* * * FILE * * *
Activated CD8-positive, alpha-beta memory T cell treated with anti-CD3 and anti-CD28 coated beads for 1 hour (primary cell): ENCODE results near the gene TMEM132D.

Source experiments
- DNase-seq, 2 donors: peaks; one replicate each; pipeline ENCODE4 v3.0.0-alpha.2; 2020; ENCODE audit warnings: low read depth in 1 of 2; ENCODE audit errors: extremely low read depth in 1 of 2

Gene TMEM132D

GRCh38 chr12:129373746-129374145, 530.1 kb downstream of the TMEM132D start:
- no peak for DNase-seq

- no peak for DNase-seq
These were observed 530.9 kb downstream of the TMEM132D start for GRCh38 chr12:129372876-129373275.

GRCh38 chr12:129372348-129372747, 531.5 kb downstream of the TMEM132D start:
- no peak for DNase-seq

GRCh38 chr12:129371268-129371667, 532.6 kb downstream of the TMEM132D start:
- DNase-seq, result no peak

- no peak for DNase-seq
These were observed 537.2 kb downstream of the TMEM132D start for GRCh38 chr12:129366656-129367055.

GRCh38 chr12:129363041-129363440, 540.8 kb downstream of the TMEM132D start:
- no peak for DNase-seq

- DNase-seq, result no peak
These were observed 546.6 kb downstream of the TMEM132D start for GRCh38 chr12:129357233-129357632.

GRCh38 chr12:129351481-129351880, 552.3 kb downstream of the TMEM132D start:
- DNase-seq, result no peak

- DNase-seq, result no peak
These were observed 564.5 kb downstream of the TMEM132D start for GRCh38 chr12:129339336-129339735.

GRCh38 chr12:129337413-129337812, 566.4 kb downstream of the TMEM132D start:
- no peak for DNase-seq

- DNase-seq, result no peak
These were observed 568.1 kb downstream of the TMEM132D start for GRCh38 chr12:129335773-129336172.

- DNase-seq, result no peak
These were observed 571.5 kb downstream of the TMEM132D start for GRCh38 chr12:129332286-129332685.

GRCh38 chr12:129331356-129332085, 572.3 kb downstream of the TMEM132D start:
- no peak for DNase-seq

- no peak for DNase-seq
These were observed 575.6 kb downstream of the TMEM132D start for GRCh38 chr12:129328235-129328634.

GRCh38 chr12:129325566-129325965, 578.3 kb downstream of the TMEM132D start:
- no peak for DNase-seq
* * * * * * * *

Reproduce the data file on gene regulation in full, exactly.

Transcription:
Activated CD8-positive, alpha-beta memory T cell treated with anti-CD3 and anti-CD28 coated beads for 1 hour (primary cell): ENCODE results near the gene TMEM132D.

Source experiments
- DNase-seq, 2 donors: peaks; one replicate each; pipeline ENCODE4 v3.0.0-alpha.2; 2020; ENCODE audit warnings: low read depth in 1 of 2; ENCODE audit errors: extremely low read depth in 1 of 2

Gene TMEM132D

GRCh38 chr12:129373746-129374145, 530.1 kb downstream of the TMEM132D start:
- no peak for DNase-seq

- no peak for DNase-seq
These were observed 530.9 kb downstream of the TMEM132D start for GRCh38 chr12:129372876-129373275.

GRCh38 chr12:129372348-129372747, 531.5 kb downstream of the TMEM132D start:
- no peak for DNase-seq

GRCh38 chr12:129371268-129371667, 532.6 kb downstream of the TMEM132D start:
- DNase-seq, result no peak

- no peak for DNase-seq
These were observed 537.2 kb downstream of the TMEM132D start for GRCh38 chr12:129366656-129367055.

GRCh38 chr12:129363041-129363440, 540.8 kb downstream of the TMEM132D start:
- no peak for DNase-seq

- DNase-seq, result no peak
These were observed 546.6 kb downstream of the TMEM132D start for GRCh38 chr12:129357233-129357632.

GRCh38 chr12:129351481-129351880, 552.3 kb downstream of the TMEM132D start:
- DNase-seq, result no peak

- DNase-seq, result no peak
These were observed 564.5 kb downstream of the TMEM132D start for GRCh38 chr12:129339336-129339735.

GRCh38 chr12:129337413-129337812, 566.4 kb downstream of the TMEM132D start:
- no peak for DNase-seq

- DNase-seq, result no peak
These were observed 568.1 kb downstream of the TMEM132D start for GRCh38 chr12:129335773-129336172.

- DNase-seq, result no peak
These were observed 571.5 kb downstream of the TMEM132D start for GRCh38 chr12:129332286-129332685.

GRCh38 chr12:129331356-129332085, 572.3 kb downstream of the TMEM132D start:
- no peak for DNase-seq

- no peak for DNase-seq
These were observed 575.6 kb downstream of the TMEM132D start for GRCh38 chr12:129328235-129328634.

GRCh38 chr12:129325566-129325965, 578.3 kb downstream of the TMEM132D start:
- no peak for DNase-seq